California-Drivers-Ticket-AmnestyCourt Of Appeals

Many of us have them. Old, yellowing, stained, ripped up, and rotting traffic tickets – stuffed in the back of a drawer somewhere. Tickets that had gone long forgotten amid the hustle and bustle of daily life, that were never taken care of in the past. Many of us however, were soon to realize that these tickets go into a system of collections where they receive additional assessments. After a certain period they begin to accrue more and more mounting interest and fines. Once in collections in no time at all, a $100 broken tail light ticket can turn into a $1000 court nightmare. If you can’t pay these obnoxiously high fines there are generally only a couple of options that are available to you. Either you can make up the fees through community service hours (If you have a spare month or two), or you can get on a payment plan for the rest of your life, or serve jail time. (Continued Below)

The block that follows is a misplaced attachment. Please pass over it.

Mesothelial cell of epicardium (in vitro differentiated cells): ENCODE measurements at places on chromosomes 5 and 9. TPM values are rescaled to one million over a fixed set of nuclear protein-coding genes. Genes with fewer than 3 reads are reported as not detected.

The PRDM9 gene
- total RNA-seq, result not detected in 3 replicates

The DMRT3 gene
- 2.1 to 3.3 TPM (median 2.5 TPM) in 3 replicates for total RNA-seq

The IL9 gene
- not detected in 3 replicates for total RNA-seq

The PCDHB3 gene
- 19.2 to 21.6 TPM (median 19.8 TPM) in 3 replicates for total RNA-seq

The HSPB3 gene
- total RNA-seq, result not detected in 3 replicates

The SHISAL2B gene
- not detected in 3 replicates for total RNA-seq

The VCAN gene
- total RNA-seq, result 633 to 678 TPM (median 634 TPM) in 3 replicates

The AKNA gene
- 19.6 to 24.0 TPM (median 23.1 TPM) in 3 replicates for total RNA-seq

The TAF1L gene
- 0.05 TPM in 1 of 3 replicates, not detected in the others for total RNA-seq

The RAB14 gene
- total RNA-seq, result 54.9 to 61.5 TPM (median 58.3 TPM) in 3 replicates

SEE ALSO: “Cities Are Letting People Pay Parking Fines With Food Donations”

Well now, a new California program aims to provide limited amnesty for certain ticketed drivers, who’s tickets have wound up in collections during a specific time frame. The LA Times reports, that with this program drivers who have outstanding traffic ticket fines from before January 1, 2013, will get a discount of 50% to 80% on what they owe. The program which is available now through 2017, hopes to reduce the amount of unpaid tickets in the court systems collection agency, GC services.

The California bill will also be available to assist anyone that lost their license because they couldn’t afford to pay the fines, they’ll be eligible to have it reinstated. Amnesty will not apply to drivers with DUI tickets, a conviction for reckless driving, or traffic fines from more recent years.

Lawmakers considered the amnesty appeal when legal aid groups pointed out that over 4.2 million people have lost their licenses due to unpaid tickets that have gone into collections over the past decade. Many of the high assessments added onto tickets passing through the court system was during a court budget crisis.

If you or someone you know would like to participate in the program, there is a charge of $50 which will be issued by the court to the program. The DMV will also charge a fee of $55 to reinstate a driver’s license, because they have to stick it to you somehow. $50 is much better than the $1000’s people have been looking at prior to the program.

You can find out more about the program by contacting your local court

Article: LAist